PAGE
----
The bottom looks quite messy with all the cables but unfortunately, there is not much I can do because at some point, cables need to be connected to the motherboard. However, this architecture allows me to install and remove the Top Cover from the body without too much trouble (for maintenance or bug fix). Having the hood held with magnets is also very convenient to access the Raspberry Pi and plug the HDMI or USB cable.
Now it is time for the head assembly, as always, this is kind of a headache because of all the tiny parts and dimensions… I started by mounting the eyes (OLED PCB) with the 5Mpx camera (between the eyes). The PCB is screwed in place. Then I continued with the gesture sensor with is directly glued, I couldn’t used screws due to the thin thickness of the head and the lack of space !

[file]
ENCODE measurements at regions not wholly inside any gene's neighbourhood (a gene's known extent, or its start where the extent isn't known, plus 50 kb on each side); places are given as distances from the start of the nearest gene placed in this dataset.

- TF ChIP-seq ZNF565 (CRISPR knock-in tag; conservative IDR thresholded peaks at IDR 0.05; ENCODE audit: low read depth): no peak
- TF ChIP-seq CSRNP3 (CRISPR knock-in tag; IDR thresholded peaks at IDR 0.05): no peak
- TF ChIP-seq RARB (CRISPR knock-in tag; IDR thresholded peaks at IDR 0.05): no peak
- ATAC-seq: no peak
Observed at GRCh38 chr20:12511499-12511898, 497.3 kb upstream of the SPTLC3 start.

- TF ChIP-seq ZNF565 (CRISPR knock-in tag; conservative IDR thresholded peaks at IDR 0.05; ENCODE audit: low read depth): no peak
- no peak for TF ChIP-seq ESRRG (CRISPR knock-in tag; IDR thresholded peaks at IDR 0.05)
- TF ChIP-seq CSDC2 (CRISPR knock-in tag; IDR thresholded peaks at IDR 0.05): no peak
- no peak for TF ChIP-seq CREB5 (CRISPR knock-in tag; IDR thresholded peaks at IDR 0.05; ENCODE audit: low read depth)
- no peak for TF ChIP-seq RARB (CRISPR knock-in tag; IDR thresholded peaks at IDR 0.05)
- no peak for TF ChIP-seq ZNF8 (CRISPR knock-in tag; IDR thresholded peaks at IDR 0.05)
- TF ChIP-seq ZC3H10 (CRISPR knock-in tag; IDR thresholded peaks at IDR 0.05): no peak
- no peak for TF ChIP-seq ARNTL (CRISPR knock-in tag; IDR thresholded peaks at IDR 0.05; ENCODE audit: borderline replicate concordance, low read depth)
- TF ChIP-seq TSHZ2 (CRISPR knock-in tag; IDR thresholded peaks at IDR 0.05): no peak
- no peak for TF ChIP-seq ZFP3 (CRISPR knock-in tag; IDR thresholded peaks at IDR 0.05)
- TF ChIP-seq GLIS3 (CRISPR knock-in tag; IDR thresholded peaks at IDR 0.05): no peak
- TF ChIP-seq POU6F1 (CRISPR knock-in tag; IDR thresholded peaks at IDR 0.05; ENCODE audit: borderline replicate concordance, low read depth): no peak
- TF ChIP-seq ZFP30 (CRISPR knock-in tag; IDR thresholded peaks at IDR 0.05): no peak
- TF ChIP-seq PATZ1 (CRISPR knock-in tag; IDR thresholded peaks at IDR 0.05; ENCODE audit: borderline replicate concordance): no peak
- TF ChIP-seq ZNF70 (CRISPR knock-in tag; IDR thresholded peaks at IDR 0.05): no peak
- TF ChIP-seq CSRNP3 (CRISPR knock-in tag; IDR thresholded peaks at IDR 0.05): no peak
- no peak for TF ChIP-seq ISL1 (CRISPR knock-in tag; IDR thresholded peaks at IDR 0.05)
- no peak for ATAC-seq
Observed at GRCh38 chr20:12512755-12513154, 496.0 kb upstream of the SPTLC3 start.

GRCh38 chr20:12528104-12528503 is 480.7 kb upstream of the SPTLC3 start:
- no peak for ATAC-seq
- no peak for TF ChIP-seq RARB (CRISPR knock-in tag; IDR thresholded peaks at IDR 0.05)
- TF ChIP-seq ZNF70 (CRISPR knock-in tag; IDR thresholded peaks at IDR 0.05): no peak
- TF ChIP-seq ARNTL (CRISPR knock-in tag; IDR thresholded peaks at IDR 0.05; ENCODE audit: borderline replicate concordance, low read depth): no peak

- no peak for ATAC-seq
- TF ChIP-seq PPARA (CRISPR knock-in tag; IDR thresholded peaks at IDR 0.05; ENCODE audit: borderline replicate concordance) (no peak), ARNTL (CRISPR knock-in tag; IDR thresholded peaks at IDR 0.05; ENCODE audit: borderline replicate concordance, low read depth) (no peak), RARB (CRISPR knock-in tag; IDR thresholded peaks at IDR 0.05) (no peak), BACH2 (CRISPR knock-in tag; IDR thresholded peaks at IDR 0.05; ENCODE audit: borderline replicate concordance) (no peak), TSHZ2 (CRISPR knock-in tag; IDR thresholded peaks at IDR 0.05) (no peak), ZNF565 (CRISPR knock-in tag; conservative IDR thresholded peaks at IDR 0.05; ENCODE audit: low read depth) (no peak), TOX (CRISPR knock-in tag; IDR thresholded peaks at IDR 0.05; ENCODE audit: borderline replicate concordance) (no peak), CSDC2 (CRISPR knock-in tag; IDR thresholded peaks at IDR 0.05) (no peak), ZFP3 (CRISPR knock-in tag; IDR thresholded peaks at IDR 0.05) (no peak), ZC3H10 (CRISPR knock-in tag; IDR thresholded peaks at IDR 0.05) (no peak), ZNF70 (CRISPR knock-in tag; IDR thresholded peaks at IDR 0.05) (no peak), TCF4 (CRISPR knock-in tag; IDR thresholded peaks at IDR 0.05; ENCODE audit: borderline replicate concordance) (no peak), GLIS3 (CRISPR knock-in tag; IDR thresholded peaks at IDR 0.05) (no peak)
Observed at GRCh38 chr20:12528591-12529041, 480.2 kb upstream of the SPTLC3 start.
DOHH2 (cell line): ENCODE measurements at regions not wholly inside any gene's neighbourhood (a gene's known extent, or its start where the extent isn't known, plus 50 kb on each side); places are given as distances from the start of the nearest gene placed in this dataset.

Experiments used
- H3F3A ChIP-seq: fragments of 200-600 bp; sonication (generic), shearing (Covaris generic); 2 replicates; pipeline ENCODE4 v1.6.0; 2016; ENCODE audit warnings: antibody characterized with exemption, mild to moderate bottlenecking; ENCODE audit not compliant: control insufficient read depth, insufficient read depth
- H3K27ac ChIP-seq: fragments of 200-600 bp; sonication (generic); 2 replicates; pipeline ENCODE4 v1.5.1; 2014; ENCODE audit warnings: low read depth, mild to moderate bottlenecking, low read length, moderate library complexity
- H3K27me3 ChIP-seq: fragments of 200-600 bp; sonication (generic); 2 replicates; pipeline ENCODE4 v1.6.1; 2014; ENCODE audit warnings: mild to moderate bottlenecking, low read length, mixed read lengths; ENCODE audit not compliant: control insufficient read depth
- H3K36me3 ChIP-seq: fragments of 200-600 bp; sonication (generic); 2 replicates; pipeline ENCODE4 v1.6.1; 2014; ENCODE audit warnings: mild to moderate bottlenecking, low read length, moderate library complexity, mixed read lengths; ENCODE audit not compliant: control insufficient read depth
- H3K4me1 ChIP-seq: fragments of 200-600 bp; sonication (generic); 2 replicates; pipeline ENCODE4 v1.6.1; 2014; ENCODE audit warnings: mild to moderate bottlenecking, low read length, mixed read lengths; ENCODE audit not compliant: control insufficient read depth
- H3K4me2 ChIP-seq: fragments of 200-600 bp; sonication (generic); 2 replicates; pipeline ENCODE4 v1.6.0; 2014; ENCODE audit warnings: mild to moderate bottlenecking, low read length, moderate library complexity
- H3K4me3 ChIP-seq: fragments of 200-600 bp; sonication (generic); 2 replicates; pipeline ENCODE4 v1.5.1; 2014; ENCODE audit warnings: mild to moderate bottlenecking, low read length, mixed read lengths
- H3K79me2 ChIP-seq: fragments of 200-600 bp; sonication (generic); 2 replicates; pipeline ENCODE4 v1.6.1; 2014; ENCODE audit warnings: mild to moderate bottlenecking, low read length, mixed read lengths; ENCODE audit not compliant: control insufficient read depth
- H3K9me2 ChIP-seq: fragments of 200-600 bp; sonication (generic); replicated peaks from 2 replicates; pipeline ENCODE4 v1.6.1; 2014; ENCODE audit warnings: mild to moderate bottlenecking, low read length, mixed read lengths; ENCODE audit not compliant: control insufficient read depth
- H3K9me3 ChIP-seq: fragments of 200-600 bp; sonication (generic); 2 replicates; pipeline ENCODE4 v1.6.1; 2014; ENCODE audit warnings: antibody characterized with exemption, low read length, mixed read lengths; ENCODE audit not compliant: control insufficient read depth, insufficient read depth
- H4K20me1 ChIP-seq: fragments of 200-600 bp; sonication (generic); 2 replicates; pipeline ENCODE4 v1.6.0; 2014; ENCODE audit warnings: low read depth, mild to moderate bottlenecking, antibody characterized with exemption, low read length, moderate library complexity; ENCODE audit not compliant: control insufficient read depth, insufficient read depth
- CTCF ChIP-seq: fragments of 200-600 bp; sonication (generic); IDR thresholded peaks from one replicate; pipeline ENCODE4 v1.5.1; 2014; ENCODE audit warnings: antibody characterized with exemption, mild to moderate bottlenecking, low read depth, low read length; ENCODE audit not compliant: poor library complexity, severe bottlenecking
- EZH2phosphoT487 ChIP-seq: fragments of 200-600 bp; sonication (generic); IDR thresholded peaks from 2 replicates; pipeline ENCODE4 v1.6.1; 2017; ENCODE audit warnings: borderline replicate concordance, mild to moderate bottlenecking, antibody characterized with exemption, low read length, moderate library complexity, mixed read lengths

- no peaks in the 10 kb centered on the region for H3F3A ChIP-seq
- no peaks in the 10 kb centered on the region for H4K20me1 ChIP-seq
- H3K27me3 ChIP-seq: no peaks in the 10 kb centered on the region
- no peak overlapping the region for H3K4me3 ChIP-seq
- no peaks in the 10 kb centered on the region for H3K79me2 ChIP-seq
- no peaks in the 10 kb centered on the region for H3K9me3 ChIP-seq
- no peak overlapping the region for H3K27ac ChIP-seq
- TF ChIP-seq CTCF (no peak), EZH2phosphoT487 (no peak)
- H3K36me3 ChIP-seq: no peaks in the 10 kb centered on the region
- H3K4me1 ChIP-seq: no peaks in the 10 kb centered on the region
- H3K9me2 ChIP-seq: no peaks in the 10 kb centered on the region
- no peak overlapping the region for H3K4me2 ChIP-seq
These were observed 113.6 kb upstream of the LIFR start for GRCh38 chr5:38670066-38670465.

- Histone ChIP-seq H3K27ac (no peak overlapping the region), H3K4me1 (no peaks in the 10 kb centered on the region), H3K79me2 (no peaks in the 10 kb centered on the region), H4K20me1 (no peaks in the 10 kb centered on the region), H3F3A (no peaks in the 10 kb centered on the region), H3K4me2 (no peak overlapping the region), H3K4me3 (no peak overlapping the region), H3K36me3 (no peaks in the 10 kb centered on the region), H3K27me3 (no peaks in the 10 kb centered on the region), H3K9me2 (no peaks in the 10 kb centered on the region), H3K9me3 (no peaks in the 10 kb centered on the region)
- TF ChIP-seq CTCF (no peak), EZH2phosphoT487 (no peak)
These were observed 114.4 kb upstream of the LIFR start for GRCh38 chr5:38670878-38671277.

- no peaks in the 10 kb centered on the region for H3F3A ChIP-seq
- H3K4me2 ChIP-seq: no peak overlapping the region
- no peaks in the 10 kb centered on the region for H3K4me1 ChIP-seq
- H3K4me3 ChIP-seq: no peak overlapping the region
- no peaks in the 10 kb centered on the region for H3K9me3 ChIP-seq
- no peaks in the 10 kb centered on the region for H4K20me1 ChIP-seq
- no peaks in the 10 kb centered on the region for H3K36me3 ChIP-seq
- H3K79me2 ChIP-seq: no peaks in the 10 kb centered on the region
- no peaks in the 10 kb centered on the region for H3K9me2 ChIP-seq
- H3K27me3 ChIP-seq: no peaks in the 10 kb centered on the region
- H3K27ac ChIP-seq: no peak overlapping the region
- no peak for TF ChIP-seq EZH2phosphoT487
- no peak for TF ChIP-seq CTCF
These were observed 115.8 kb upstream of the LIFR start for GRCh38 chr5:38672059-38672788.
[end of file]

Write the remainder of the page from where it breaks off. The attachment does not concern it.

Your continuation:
Eyes and Gesture sensor
Head inner side
Then, followed the servos of the ears, this step was pretty straightforward. Place the motors and screw them 😉 As you can see, there is not so much space for adjustment…
The most complicated part was to install the neck servos, due again to the small space, it was quite hard to fit all together with screws, bearings and cables… I had to make custom horns and spacers to fit everything in place. The overall tolerance I had to place the servos was exactly 1mm, and it took me a complete morning to assemble the head properly but that is the price for compactness.
Pitch servo assembly
Neck, bottom view
Neck, Top view